Should gay sports stars come out of the closet?

Jessica Geen September 24, 2009
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Sport has been close to the top of the gay news agenda for several months, with the publication of Stonewall’s report of homphobia in football and a series of stories on the issue, including an exclusive interview with PR guru Max Clifford.

In this month’s Attitude magazine, which features rugby star Ben Cohen on the cover, lesbian BBC presenter Clare Balding and Welsh referee Nigel Owens give their opinions on coming out.

Owens, a rugby referee, attempted suicide in his early 20s because he felt so uncomfortable with his sexuality.

“I just didn’t want to be gay,” he said. “I was worried what people would think. When I woke up and saw my parents crying that really hit home. It was devastating. I felt I’d been given a second chance and it was time for me to wise up. I was so ashamed of what I’d done.”

His decision to come out only came after he started to be recognised in Wales as he became a higher profile referee and Welsh sports TV presenter.

“I was in McDonalds and a group of children asked for my autograph. I thought would they ask if they knew I was gay? I decided I had to be honest. Keeping it a secret was also affecting my refereeing and I wasn’t happy in my life. I felt I had to come out. Luckily, the reaction has been fantastic.”

Balding, who was successfully treated for thyroid cancer this year, added: “It will take brave individuals who are prepared to come out and some powerful legislators who are prepared to punish those who attempt to taunt them for it. The change in attitude will come from the top down – someone like David Beckham is clearly gay-friendly, could make a massive difference in the future.”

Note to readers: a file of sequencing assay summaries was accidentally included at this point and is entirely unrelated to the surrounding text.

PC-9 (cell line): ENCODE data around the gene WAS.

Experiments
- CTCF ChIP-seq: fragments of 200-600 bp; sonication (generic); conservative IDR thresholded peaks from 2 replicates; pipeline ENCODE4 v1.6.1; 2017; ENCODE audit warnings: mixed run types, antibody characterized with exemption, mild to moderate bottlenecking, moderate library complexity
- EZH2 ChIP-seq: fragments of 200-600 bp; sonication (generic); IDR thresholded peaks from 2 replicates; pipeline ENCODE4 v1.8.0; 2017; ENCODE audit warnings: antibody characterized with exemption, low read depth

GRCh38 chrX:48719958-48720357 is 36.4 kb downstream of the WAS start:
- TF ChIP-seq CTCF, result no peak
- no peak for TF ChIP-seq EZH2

However, Clifford, who represents some of the most famous names in the world of celebrity, warned that homophobia in sports such as football was still prevalent enough to destroy careers.

Of those still in the closet, he said: “Coming out would end their career. It would be destructive to their popularity amongst fans, their success and their earning capacity. The last thing a manager wants is trouble from fans. No one wants to buy trouble and unfortunately that’s how it’s perceived at the current time.”

Clifford revealed to earlier this year that he represents a major footballer who is bisexual. However, he says he has advised the player to keep this secret as it will end his game. Referring to Justin Fashanu, he said: “The only player who ever came out eventually committed suicide.”

In contrast to Clifford’s thoughts, Cohen believes coming out could even enhance a player’s career.

He said: “I think if a footballer came out as gay, he would be unbelievably wealthy and unbelievably famous, all because he came out. I think a trend would follow. I think a lot of people in the closet would come out and support it. Sometimes you just need someone to start, it would be a snowball effect that would gain momentum. I think a lot people would say, well, we know that anyway.”

Attitude is on sale now.

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